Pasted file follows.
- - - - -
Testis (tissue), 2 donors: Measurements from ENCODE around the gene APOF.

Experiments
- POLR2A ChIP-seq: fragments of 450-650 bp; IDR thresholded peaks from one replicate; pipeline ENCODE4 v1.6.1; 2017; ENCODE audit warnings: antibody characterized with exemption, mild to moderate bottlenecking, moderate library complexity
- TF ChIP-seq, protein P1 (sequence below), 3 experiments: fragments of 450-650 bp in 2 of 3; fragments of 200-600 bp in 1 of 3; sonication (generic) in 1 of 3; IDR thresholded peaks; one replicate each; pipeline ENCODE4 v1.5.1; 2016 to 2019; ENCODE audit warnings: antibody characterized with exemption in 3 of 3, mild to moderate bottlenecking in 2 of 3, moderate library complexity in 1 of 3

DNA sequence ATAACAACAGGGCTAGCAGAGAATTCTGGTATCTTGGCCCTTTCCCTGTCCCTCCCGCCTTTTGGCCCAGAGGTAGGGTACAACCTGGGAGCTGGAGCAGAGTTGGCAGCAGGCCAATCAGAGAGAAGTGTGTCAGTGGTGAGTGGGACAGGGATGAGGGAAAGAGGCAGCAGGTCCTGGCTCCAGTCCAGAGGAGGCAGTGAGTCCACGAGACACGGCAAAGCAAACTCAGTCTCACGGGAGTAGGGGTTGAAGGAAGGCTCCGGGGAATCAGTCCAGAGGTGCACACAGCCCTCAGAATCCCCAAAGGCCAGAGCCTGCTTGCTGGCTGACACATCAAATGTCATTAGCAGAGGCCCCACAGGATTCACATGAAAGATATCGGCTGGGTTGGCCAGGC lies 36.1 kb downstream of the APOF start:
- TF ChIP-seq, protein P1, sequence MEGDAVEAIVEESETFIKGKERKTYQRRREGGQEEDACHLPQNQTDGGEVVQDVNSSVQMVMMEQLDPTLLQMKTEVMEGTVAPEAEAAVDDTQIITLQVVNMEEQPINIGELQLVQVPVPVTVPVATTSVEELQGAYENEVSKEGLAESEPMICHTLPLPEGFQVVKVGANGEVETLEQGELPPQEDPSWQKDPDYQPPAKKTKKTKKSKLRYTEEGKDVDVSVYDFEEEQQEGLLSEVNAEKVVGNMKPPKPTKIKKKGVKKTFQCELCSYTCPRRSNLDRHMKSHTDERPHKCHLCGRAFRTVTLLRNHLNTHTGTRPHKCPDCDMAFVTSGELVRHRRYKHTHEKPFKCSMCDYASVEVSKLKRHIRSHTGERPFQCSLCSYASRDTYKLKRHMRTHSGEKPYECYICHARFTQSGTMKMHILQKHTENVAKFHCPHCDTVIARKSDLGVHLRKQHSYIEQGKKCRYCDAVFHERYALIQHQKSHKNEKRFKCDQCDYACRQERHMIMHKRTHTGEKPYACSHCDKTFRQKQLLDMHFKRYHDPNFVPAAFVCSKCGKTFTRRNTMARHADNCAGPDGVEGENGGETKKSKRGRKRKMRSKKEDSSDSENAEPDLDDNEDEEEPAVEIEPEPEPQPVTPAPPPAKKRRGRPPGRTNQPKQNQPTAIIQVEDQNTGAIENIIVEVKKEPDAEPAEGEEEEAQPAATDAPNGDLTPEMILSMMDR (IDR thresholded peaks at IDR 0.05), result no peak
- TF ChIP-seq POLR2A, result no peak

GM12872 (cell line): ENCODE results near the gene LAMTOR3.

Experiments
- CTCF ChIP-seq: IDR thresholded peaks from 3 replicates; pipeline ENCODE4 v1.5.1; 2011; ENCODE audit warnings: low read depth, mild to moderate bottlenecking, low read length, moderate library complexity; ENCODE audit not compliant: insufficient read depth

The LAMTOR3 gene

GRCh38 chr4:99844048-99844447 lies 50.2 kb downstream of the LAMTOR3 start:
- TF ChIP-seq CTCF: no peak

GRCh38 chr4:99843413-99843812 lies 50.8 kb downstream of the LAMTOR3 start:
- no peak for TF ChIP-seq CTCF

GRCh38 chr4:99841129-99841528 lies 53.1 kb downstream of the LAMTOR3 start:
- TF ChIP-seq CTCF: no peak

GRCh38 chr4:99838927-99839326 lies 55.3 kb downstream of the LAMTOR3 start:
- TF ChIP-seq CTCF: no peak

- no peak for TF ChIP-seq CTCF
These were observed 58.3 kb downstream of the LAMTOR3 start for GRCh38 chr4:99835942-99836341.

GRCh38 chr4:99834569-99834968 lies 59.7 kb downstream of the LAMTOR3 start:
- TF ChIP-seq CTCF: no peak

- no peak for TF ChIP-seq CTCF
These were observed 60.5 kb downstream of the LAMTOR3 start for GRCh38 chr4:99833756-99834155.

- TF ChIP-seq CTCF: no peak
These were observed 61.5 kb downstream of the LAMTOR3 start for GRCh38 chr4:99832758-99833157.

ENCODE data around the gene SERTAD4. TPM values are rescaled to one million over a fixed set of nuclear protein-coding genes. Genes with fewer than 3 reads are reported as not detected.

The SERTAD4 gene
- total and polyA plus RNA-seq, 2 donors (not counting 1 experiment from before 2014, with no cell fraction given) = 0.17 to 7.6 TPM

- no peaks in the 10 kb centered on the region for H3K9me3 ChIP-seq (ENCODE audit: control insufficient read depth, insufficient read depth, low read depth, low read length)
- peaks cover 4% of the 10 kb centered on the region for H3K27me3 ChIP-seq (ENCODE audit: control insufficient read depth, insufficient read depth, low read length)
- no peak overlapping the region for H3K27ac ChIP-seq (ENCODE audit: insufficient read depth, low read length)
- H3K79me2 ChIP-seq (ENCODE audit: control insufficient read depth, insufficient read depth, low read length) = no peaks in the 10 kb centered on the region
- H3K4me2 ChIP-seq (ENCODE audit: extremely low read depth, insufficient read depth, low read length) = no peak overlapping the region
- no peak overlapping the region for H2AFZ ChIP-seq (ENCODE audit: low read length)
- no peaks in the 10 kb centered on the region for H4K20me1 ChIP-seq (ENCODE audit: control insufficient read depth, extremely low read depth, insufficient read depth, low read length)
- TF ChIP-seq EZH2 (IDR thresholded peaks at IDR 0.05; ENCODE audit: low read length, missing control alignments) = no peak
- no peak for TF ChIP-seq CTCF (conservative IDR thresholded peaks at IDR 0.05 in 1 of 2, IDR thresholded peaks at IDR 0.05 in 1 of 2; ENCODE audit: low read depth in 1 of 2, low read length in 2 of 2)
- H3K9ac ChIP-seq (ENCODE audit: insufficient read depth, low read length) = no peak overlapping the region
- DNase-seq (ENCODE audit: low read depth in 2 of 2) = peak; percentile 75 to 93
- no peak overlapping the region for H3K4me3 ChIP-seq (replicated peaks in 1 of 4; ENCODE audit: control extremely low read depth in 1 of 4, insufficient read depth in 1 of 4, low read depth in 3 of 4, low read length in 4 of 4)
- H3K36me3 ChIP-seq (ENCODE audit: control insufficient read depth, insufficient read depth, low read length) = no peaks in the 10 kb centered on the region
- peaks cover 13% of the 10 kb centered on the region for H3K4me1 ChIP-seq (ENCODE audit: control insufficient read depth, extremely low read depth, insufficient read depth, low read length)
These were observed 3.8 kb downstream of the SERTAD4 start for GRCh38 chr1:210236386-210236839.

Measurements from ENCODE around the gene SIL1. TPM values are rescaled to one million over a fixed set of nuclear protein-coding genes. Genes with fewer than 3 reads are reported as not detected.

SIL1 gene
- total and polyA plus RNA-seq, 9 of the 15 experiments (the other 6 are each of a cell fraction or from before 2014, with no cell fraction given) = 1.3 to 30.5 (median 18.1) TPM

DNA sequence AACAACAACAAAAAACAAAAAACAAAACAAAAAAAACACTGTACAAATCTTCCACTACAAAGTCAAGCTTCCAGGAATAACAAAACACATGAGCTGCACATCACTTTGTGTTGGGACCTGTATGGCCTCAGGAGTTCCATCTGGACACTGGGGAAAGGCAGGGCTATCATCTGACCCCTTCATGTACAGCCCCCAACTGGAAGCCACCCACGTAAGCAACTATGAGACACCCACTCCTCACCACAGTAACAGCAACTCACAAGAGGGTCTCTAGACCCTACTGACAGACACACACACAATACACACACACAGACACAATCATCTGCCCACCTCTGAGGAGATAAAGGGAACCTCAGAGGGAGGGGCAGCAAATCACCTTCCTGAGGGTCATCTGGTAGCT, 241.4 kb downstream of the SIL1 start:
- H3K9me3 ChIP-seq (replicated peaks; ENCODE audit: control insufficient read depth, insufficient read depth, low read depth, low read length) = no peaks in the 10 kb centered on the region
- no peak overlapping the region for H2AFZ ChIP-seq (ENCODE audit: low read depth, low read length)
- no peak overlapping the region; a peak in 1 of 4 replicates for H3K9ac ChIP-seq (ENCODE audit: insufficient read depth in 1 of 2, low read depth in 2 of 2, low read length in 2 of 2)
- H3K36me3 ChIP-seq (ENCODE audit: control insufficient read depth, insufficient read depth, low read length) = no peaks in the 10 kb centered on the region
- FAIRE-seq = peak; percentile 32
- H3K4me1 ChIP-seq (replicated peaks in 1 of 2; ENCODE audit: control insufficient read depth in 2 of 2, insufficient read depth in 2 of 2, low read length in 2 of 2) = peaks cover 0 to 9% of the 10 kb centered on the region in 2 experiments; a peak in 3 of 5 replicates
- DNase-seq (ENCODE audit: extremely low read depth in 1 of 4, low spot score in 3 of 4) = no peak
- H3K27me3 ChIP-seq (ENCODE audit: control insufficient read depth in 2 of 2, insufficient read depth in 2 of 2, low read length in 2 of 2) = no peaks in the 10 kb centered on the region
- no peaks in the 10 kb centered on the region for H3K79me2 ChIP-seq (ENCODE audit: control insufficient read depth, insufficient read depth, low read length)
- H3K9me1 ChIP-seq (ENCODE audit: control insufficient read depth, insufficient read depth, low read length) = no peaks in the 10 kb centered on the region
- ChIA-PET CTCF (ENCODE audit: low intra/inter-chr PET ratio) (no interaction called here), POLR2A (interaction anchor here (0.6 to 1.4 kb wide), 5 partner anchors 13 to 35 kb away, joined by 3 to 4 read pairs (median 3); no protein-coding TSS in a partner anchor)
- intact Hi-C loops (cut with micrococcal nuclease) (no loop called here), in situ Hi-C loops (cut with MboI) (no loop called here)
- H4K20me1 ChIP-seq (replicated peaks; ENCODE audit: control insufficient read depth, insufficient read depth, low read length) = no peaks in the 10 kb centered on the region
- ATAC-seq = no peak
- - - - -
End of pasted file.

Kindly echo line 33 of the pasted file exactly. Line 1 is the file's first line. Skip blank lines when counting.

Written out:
- no peak overlapping the region for H3K27ac ChIP-seq (ENCODE audit: insufficient read depth, low read length)